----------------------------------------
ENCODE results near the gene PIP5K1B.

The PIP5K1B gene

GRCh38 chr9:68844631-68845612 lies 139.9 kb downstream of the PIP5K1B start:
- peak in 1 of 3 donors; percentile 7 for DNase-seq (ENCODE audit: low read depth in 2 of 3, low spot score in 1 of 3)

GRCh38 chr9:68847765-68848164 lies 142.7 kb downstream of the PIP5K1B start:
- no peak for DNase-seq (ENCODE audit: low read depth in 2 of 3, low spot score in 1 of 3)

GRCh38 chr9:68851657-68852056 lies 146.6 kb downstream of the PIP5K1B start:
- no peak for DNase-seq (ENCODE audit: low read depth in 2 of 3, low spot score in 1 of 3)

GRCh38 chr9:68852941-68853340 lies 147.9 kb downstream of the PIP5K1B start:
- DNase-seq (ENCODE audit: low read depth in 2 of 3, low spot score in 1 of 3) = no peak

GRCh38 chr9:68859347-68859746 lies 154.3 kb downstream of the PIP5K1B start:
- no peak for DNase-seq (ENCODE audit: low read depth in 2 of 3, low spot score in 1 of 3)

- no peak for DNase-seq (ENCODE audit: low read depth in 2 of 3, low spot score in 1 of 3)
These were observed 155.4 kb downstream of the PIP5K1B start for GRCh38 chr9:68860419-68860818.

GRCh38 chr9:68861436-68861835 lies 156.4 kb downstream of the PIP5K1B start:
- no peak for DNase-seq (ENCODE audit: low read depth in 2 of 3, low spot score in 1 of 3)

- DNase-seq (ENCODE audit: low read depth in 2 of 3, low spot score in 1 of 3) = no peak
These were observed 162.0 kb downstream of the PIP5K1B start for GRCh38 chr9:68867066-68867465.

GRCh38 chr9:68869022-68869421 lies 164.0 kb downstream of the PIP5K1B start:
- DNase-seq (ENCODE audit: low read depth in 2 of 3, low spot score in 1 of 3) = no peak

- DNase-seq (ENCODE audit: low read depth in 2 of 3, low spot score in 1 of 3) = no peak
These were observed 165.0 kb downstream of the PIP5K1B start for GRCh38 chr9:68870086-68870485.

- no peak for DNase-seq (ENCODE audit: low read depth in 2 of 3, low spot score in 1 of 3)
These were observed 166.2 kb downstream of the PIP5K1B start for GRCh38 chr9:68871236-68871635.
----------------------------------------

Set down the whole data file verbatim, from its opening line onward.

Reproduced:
ENCODE results near the gene PIP5K1B.

The PIP5K1B gene

GRCh38 chr9:68844631-68845612 lies 139.9 kb downstream of the PIP5K1B start:
- peak in 1 of 3 donors; percentile 7 for DNase-seq (ENCODE audit: low read depth in 2 of 3, low spot score in 1 of 3)

GRCh38 chr9:68847765-68848164 lies 142.7 kb downstream of the PIP5K1B start:
- no peak for DNase-seq (ENCODE audit: low read depth in 2 of 3, low spot score in 1 of 3)

GRCh38 chr9:68851657-68852056 lies 146.6 kb downstream of the PIP5K1B start:
- no peak for DNase-seq (ENCODE audit: low read depth in 2 of 3, low spot score in 1 of 3)

GRCh38 chr9:68852941-68853340 lies 147.9 kb downstream of the PIP5K1B start:
- DNase-seq (ENCODE audit: low read depth in 2 of 3, low spot score in 1 of 3) = no peak

GRCh38 chr9:68859347-68859746 lies 154.3 kb downstream of the PIP5K1B start:
- no peak for DNase-seq (ENCODE audit: low read depth in 2 of 3, low spot score in 1 of 3)

- no peak for DNase-seq (ENCODE audit: low read depth in 2 of 3, low spot score in 1 of 3)
These were observed 155.4 kb downstream of the PIP5K1B start for GRCh38 chr9:68860419-68860818.

GRCh38 chr9:68861436-68861835 lies 156.4 kb downstream of the PIP5K1B start:
- no peak for DNase-seq (ENCODE audit: low read depth in 2 of 3, low spot score in 1 of 3)

- DNase-seq (ENCODE audit: low read depth in 2 of 3, low spot score in 1 of 3) = no peak
These were observed 162.0 kb downstream of the PIP5K1B start for GRCh38 chr9:68867066-68867465.

GRCh38 chr9:68869022-68869421 lies 164.0 kb downstream of the PIP5K1B start:
- DNase-seq (ENCODE audit: low read depth in 2 of 3, low spot score in 1 of 3) = no peak

- DNase-seq (ENCODE audit: low read depth in 2 of 3, low spot score in 1 of 3) = no peak
These were observed 165.0 kb downstream of the PIP5K1B start for GRCh38 chr9:68870086-68870485.

- no peak for DNase-seq (ENCODE audit: low read depth in 2 of 3, low spot score in 1 of 3)
These were observed 166.2 kb downstream of the PIP5K1B start for GRCh38 chr9:68871236-68871635.